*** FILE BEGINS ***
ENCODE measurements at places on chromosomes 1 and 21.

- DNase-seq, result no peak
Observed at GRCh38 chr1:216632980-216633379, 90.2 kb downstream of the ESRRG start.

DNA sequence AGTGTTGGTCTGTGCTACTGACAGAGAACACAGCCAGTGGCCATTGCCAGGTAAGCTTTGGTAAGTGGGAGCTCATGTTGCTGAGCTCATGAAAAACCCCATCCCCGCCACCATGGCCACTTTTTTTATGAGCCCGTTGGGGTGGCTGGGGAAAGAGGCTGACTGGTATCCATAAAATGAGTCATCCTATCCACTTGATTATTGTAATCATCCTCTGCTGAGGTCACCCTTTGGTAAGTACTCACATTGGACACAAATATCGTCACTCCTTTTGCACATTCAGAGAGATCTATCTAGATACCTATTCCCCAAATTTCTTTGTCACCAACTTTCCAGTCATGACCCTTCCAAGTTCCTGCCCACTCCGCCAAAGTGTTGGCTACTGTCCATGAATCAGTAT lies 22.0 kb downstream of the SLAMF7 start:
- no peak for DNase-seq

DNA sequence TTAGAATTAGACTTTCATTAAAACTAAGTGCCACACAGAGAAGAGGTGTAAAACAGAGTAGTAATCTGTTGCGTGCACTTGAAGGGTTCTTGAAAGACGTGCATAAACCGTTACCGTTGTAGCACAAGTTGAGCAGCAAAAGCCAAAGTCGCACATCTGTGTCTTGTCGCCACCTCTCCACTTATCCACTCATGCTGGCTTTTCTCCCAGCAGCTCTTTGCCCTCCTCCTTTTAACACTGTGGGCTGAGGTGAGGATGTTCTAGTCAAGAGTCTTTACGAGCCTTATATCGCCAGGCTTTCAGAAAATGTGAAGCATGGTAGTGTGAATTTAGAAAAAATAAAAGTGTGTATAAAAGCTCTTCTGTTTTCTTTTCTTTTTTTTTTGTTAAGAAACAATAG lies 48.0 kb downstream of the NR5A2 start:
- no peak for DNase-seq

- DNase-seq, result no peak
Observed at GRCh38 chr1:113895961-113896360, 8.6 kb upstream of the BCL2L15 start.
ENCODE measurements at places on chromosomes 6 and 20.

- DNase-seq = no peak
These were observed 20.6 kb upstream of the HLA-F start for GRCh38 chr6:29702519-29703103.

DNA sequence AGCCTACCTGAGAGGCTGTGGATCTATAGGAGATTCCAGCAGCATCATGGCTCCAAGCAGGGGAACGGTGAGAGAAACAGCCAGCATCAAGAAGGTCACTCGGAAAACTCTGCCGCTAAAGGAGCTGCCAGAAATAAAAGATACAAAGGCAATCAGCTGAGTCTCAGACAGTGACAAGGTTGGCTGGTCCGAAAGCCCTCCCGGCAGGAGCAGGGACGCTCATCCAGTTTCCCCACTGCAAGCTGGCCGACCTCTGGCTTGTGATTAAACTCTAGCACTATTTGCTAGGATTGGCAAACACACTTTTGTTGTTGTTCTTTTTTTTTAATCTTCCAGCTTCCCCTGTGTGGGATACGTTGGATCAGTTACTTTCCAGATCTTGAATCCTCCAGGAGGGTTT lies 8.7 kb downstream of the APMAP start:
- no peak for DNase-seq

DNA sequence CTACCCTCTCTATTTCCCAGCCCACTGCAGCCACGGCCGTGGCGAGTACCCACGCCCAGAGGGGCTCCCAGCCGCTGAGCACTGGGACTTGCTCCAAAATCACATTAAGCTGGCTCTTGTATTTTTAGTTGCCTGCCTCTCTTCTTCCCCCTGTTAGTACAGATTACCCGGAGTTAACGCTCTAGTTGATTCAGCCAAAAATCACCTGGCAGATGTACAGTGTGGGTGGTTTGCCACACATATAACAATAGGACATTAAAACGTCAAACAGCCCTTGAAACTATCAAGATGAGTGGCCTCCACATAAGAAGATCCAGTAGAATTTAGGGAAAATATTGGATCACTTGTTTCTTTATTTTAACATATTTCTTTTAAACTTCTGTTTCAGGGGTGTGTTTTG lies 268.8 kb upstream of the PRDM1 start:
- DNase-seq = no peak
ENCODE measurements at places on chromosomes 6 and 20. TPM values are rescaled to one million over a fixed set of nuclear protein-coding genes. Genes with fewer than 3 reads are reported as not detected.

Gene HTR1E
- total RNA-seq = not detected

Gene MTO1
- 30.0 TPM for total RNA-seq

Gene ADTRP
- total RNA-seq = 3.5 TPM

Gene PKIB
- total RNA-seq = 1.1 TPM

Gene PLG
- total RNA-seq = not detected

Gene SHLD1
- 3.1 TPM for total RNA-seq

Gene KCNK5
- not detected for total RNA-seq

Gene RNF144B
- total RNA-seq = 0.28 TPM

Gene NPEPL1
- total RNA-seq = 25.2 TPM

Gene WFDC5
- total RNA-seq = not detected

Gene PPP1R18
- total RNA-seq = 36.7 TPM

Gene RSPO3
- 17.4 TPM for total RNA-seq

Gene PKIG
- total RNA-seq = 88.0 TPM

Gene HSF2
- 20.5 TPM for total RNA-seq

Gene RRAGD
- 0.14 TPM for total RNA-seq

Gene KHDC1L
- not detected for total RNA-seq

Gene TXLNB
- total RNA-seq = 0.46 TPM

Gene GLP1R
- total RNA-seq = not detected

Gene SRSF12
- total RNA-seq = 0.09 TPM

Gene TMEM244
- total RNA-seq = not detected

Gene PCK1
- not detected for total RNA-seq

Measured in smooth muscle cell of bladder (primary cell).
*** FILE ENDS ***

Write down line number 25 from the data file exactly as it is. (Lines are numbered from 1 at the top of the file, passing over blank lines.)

- total RNA-seq = 1.1 TPM